North Dakota Fails to Disclose Hundreds of Oil Spills to the Public
A September oil pipeline spill is calling into question North Dakota’s lack of disclosure laws, which have allowed nearly 300 spills in the last few years to go unreported in the burgeoning oil state.
In 2012 and 2013, roughly 300 pipeline spills in the state went unreported, according to an Associated Press (AP) report that also uncovered roughly 750 oil incidents that had previously not been publicized.
According to state law, that’s just fine. There are no regulations in North Dakota regarding the disclosure of oil spills to the public.
The AP report comes just weeks after a North Dakota farmer uncovered a pipeline rupture on his land. Steven Jensen discovered the actual site of the pipeline spill after days of smelling oil. Jensen immediately reported the incident, he told the AP, but the pipeline’s owner, Tesoro Logistics, took a day to arrive on the scene.
At that point, more than seven acres of Jensen’s land were destroyed in what is considered one of the largest inland oil spills in the U.S. In all, 20,000 barrels—or 800,000 gallons—of crude oil leaked onto his farmland.
The incident was reported to the National Response Center on Oct. 8. News of the spill didn’t break for two days, and finally made headlines on Oct. 10—11 days after the initial report by Jensen was filed.
For those living in the state, this is a problem on a number of different levels. Not only did the regulators fail to notify the public, but there are also questions over whether the spill had any environmental consequences. Tesoro Logistics claims the spill did not result in any contamination of soil or groundwater.
Environmental organization Dakota Resource Council isn’t buying it.
“First, why was the public not informed about such a significant oil spill until Oct. 10? That is a long time since September 29, when the spill was reportedly discovered, to have kept the public in the dark about what was happening,” the organization stated in a press release. “Second, from all accounts in the media thus far, state officials and company spokespeople have said that the spill has not caused any adverse damages to the environment. This defies logic and common sense. Productive agricultural land—seven football fields in size—is covered in oil and the official response is no environmental damage?”
Officials Aren’t Spilling
Currently, all spills that have the possibility of tainting water sources must be reported to the North Dakota Department of Health. According to its website, reporting the incident is mandatory. However, penalties for failing to do so are not listed.
The Health Department has indicated it will take a more aggressive approach in releasing information on oil spills. Following the Jensen farm incident, Dennis Fewless, the Health Department director for water quality, told the AP his department was looking into revisions to its policies regarding oil spills.
On Friday, the Department of Health indicated it would test out a reporting website, which would provide an accessible database for the public to monitor reported oil spills in the state. As it stands now, the public does not have access to those reports.
Creating a system that allows for transparency isn’t supported by everyone.
According to AllGov, the state’s Department of Mineral Resources director Lynn Helms worries that reporting each and every oil spill, regardless of size, will create unnecessary concern.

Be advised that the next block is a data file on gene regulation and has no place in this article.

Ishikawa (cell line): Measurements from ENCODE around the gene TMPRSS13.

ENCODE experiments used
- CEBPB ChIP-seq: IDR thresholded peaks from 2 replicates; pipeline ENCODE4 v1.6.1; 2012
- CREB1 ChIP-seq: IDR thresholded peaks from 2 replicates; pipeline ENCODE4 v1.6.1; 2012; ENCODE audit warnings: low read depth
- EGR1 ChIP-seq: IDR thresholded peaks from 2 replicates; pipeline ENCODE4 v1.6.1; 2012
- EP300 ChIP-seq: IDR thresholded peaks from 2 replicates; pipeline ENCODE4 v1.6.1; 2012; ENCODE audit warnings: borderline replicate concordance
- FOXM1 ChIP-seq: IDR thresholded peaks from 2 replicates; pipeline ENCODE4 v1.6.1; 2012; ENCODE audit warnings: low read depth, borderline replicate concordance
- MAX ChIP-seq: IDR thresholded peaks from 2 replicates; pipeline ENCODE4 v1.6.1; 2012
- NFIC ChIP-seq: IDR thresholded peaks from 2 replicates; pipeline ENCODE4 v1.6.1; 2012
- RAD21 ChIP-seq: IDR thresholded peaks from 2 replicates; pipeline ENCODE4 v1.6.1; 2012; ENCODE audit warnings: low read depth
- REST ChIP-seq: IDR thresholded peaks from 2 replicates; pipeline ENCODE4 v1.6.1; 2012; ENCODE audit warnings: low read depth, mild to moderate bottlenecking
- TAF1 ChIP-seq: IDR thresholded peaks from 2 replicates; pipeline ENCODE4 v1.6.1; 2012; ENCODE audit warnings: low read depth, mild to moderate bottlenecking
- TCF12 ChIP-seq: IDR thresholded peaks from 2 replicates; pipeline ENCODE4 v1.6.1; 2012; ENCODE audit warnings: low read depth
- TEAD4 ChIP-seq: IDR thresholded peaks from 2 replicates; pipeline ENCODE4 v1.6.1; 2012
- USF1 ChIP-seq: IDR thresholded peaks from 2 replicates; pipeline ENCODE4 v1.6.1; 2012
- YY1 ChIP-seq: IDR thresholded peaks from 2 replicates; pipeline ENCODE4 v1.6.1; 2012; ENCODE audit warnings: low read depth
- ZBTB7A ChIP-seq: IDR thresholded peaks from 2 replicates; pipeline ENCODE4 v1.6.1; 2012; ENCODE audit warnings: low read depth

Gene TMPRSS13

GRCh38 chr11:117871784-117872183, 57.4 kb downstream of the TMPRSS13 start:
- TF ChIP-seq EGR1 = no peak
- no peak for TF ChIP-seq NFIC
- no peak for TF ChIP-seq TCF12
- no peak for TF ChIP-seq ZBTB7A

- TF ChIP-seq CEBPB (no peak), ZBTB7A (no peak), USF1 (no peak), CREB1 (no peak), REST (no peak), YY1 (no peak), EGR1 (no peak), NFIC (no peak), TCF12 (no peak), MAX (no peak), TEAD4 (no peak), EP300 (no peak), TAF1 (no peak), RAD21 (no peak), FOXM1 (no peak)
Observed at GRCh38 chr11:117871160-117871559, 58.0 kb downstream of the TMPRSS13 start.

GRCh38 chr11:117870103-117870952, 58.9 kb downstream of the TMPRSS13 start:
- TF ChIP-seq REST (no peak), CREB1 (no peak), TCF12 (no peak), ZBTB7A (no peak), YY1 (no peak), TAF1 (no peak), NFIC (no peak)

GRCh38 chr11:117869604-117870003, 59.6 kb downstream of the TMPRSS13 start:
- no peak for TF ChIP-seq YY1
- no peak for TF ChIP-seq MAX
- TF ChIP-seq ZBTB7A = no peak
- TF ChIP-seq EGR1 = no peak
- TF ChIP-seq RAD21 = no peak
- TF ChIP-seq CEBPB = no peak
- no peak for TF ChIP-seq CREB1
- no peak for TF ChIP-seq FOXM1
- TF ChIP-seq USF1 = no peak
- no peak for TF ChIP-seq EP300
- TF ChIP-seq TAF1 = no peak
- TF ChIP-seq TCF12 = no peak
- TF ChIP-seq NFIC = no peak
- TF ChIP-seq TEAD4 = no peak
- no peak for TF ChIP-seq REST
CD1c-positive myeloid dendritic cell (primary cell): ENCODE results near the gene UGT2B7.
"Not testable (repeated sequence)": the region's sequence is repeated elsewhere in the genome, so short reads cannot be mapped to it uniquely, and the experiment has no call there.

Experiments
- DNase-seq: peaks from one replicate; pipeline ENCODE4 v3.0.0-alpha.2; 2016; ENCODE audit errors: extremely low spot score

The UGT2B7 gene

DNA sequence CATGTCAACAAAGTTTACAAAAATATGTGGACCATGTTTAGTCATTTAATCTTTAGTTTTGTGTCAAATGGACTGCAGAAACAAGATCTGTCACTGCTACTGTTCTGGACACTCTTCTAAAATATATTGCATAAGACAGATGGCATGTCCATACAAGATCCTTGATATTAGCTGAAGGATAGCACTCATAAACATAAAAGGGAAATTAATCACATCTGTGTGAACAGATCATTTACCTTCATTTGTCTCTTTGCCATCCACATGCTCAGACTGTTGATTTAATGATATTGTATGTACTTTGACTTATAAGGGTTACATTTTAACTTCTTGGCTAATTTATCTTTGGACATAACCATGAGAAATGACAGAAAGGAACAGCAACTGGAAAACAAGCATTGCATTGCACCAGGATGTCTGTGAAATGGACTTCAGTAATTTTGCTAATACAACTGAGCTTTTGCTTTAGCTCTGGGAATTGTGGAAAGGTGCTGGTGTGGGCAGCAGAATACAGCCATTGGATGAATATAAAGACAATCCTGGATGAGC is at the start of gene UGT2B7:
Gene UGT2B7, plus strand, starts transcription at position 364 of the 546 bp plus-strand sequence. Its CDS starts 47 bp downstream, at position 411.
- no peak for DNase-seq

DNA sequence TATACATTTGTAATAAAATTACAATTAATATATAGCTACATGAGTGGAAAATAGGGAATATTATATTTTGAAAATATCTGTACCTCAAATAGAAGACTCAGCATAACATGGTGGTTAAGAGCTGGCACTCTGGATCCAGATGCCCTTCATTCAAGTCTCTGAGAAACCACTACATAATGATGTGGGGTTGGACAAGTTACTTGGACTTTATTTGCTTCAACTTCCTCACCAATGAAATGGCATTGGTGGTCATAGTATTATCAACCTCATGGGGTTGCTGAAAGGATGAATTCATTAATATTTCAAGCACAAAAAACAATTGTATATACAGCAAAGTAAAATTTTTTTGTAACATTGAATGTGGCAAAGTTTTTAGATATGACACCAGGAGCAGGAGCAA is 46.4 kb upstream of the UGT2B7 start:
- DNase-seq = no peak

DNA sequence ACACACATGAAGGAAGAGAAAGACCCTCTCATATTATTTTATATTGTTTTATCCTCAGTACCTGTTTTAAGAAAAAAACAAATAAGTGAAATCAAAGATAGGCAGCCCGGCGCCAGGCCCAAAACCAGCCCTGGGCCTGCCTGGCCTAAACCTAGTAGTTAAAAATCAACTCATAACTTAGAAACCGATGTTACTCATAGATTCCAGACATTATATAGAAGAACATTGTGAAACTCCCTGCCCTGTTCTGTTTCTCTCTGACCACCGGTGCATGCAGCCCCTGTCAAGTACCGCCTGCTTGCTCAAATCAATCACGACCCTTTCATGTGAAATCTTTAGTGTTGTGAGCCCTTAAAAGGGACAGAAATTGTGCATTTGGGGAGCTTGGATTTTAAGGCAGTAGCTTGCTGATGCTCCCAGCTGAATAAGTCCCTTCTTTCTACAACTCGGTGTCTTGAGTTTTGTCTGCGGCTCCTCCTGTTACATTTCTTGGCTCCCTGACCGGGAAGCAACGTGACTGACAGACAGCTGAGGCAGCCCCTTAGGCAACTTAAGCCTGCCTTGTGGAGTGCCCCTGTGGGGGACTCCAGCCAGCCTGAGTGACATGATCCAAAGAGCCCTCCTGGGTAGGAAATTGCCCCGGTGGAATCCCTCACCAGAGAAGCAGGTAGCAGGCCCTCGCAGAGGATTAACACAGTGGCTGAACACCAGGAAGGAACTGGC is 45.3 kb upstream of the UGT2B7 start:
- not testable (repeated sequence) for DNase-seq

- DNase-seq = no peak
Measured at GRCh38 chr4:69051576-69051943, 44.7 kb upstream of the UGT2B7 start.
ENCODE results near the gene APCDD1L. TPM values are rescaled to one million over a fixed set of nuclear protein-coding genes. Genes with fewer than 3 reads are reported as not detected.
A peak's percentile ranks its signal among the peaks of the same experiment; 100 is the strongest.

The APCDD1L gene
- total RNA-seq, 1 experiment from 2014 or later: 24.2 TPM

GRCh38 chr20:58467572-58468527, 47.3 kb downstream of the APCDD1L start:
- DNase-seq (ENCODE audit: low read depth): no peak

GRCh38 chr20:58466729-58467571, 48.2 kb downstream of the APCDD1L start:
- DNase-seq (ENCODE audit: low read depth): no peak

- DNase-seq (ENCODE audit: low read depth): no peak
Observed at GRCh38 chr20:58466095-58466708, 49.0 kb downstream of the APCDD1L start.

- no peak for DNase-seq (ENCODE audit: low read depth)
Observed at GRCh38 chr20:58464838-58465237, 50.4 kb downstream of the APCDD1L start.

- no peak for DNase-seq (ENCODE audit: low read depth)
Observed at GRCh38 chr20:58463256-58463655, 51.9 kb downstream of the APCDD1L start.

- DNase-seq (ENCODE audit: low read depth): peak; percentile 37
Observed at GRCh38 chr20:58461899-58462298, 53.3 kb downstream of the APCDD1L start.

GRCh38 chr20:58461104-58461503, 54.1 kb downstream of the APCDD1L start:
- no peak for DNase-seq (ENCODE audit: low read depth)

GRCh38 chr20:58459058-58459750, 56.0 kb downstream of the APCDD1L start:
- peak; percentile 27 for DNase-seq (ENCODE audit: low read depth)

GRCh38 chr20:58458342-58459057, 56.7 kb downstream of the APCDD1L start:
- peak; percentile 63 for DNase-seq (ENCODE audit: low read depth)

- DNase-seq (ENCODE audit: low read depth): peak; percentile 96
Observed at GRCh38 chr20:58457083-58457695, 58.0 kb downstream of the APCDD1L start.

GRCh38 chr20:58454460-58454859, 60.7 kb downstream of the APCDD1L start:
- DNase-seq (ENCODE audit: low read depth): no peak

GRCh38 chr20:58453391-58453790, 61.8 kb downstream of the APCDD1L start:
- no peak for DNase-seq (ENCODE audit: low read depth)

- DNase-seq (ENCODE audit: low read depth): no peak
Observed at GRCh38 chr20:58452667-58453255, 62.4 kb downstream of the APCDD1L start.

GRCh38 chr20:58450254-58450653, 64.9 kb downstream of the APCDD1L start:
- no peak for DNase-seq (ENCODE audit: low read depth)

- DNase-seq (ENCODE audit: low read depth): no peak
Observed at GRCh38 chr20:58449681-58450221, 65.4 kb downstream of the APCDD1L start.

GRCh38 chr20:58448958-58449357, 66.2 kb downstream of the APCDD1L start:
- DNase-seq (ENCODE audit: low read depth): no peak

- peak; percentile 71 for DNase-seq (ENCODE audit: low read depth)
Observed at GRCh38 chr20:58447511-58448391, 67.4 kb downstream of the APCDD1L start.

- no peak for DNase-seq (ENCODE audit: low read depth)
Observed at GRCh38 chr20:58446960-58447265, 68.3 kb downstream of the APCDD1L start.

That’s echoed by North Dakota Department of Health’s Kris Roberts, who is working on the Jensen farm oil spill cleanup effort with Tesoro Logistics. From his perspective, alerting the public every time a spill occurs isn’t the best use of time and resources, particularly if they’re not yet aware of the ramifications of the spill.
“It’s on top of a low hill, in the middle of a wheat field, in an area with no residents at all,” Roberts told the LA Times. “The public has a right to know. But do I have a responsibility to run out and tell the public every time there’s a spill that isn’t going to threaten them or the environment, and that the company is aggressively cleaning up?”
Yet for those who are concerned about receiving an accurate depiction of what is happening in the state, that’s backwards logic.
“The public really should know about these,” Dakota Resource Council Director Don Morrison told AllGov. “If there is a spill, sometimes a landowner may not even know about it. And if they do, people think it’s an isolated incident that’s only happening to them.”
Morrison’s organization takes issue with an industry that, in their eyes, lacks effective regulation.
“This latest spill should put to rest the calls for fewer regulations,” the organization states in a press release, referring to the Jensen farm spill. “It is hard to imagine how fewer regulations would have prevented this spill, made it more transparent to the public or sped up the cleanup. It also puts the spotlight on current state government claims that it is uniquely qualified to deal with energy development in our state.”
Other states that are in the midst of oil booms do have databases the public can consult for oil spills. In Colorado, where fracking has taken off, the Colorado Oil and Gas Conservation Commission, a division of the state’s Natural Resources department, is responsible for providing permits and monitoring the fracking industry, publishes spill reports on its website.
Leak Questions Still Unanswered
The industry has long stated that oil pipelines provide a safe way to transport oil and natural gas throughout the U.S., yet the cases in North Dakota call that argument into question.
While many of the 300 pipeline spills over the last two years in the state have remained relatively small, they’ve still occurred—exposing farmland and water sources to crude oil, which has the capability of contaminating soil and water.
Most pipelines are fitted with technology that monitors fluid flow, capable of detecting when a spill is occurring. The technology recognizes imbalances in fluid, and sends out an alert when such imbalances are detected. But the technology doesn’t always work.
In cases where leaks are relatively small, oil spills can go for weeks without detection. In the case of the Jensen farm oil spill, Tesoro Logistics is still unable to answer how long the spill occurred—all Jensen knows is that he smelled oil days before his tractor traveled over a contaminated patch, which will him to the source of the leak.
The controversy in North Dakota, which is the second largest oil producing state in the nation, comes in the midst of the Keystone XL pipeline controversy. The proposed 1,800-mile pipeline would pump Canadian tar sands from Alberta to the Gulf of Mexico, passing through some of the nation’s richest farmland.